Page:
units

LAW5334

Faculty of Law

print version

This unit entry is for students who completed this unit in 2016 only. For students planning to study the unit, please refer to the unit indexes in the the current edition of the Handbook. If you have any queries contact the managing faculty for your course or area of study.

6 points, SCA Band 3, 0.125 EFTSL

Postgraduate - Unit

Refer to the specific census and withdrawal dates for the semester(s) in which this unit is offered.

Faculty

Law

Quota applies

Postgraduate programs are based on a model of small group teaching and therefore class sizes need to be restricted.

Offered

City (Melbourne)

  • Trimester 2 2016 (On-campus block of classes)

Notes

For postgraduate Law discontinuation dates, please see http://www.law.monash.edu.au/current-students/postgraduate/pg-disc-dates.html
For postgraduate Law unit timetables, please see http://law.monash.edu.au/current-students/course-unit-information/timetables/postgraduate/index.html
Previously coded as LAW7207

Synopsis

This unit focuses on issues relating to psychiatry, psychology and law. Topics covered will include the involvement of psychiatrists and psychologists in assessing mental conditions for the purposes of guardianship and civil commitment legislation and in relation to consent to treatment; psychiatrists' and psychologists' involvement in the criminal law: assessments for the purposes of law relating to fitness to stand trial, insanity, automatism, infanticide and sentencing; and evidentiary issues pertaining to psychiatrists and psychologists giving expert testimony in the courtroom.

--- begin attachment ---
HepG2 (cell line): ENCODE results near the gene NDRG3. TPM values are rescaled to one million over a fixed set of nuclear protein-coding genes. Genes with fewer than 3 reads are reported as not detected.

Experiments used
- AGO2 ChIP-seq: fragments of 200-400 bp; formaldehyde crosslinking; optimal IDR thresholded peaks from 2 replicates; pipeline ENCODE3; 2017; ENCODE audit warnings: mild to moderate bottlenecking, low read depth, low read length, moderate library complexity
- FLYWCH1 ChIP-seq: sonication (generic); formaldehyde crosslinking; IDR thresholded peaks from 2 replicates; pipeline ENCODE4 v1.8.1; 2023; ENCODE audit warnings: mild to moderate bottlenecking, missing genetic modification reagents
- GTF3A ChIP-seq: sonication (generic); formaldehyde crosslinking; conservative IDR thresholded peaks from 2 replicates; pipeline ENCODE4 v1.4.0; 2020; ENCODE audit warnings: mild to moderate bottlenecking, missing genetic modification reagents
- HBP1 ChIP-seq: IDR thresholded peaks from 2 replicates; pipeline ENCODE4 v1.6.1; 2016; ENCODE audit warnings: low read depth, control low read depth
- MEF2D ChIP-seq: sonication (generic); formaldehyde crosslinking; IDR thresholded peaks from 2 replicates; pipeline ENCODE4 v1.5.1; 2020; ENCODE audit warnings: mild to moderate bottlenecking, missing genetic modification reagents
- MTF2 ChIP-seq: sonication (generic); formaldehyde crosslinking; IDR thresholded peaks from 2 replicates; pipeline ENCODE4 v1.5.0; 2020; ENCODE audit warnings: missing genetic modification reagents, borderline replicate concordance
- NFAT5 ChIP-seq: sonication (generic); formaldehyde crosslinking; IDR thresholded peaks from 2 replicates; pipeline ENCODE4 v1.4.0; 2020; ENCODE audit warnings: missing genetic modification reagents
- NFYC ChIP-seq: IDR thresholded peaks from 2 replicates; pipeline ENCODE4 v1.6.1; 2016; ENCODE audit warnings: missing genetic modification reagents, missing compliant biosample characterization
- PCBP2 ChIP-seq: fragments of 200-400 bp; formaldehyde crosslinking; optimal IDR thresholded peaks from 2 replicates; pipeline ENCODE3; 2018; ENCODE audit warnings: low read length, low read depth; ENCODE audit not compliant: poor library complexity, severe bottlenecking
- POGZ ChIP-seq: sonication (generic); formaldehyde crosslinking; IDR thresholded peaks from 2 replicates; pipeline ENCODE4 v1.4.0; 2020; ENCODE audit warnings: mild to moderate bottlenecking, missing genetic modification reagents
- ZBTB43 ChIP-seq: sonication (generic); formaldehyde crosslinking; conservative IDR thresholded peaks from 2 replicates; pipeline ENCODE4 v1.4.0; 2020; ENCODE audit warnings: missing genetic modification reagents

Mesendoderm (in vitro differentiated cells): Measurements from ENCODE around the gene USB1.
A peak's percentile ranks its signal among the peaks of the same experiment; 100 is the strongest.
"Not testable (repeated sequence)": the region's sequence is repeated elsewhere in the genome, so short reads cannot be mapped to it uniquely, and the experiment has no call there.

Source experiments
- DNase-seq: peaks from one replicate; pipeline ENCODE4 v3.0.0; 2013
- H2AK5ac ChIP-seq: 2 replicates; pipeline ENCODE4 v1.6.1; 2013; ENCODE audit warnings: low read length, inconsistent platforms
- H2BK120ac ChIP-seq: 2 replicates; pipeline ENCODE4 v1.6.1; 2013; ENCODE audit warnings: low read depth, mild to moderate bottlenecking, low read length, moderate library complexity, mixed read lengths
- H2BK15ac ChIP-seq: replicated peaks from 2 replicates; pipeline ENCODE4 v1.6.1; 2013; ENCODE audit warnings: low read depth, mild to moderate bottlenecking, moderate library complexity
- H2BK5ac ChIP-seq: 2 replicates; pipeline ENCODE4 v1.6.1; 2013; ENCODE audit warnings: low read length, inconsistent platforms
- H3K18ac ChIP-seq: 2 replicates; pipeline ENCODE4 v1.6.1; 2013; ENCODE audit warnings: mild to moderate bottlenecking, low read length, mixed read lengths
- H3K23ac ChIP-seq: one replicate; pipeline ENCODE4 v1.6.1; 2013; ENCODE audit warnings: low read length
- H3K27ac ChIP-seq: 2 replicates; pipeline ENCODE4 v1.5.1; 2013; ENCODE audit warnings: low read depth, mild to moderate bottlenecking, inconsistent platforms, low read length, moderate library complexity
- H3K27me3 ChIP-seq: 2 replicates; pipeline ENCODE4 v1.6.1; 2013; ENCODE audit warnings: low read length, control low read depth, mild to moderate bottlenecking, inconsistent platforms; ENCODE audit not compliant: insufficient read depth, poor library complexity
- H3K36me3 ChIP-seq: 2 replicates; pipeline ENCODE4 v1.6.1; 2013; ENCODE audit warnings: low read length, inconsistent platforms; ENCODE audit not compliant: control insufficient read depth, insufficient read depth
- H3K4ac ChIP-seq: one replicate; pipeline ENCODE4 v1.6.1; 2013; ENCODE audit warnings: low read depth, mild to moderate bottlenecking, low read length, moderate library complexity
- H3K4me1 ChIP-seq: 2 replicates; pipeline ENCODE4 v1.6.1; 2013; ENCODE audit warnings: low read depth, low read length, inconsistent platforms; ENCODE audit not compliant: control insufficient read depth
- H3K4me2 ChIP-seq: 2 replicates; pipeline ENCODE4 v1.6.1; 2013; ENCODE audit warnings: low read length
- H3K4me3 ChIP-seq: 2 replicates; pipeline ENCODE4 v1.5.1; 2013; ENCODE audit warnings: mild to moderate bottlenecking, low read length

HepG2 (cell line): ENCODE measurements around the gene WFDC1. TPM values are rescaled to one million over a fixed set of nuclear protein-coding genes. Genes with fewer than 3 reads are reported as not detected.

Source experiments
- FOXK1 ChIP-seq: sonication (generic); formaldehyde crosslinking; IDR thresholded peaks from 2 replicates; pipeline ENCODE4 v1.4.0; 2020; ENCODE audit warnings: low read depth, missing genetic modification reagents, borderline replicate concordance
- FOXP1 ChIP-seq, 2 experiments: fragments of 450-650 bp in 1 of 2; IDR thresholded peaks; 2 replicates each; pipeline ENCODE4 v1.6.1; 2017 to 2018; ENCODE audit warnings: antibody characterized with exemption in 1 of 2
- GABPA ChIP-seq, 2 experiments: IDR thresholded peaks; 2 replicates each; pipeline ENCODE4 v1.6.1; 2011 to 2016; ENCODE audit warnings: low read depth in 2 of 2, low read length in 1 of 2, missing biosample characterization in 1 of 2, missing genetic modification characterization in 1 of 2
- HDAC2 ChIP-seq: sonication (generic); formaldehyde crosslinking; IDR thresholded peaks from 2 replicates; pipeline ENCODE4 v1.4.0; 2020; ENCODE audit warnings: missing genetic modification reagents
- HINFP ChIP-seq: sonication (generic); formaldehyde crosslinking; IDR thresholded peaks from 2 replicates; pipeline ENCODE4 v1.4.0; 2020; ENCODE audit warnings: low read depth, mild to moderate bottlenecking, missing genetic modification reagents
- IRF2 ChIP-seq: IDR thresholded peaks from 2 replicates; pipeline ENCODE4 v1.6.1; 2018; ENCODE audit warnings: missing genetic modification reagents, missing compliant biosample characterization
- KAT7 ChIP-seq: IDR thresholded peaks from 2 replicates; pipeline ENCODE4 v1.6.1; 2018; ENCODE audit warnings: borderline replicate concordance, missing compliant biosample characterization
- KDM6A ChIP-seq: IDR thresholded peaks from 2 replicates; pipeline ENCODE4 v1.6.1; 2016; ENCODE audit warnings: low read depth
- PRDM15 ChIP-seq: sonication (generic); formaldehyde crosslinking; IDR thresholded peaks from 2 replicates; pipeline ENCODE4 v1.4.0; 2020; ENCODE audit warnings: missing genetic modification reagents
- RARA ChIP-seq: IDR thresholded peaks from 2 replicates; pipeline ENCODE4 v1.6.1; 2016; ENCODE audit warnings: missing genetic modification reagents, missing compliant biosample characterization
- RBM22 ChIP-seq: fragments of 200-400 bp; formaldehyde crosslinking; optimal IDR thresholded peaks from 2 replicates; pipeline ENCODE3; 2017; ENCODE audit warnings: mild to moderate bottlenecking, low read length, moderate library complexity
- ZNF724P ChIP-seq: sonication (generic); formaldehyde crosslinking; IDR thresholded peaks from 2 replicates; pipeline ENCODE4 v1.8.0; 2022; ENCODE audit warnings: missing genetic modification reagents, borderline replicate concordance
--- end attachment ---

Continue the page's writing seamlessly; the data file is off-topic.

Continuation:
Outcomes

On completion of this unit students will be able to:

  • apply knowledge and understanding of recent developments in relation to the way in which psychiatrists and psychologists may become involved in the civil law system with creativity and initiative to new situations in professional practice and/or for further learning;
  • investigate, analyse and synthesise complex information, problems, concepts and theories in relation to when and why psychologists and psychiatrists may be called to give evidence in the civil and criminal courts;
  • conduct research in concepts of dangerousness in the court system based on knowledge of appropriate research principle and methods; and
  • use cognitive, technical and creative skills to generate and evaluate at an abstract level complex ideas and concepts relevant to psychiatry, psychology and law.

Assessment

Research assignment (3000 words): 40%
Class participation: 10%
Take home examination (3750 words): 50%

Workload requirements

24 contact hours per teaching period (either intensive, semi-intensive or semester long, depending on the Faculty resources, timetabling and requirements).

Chief examiner(s)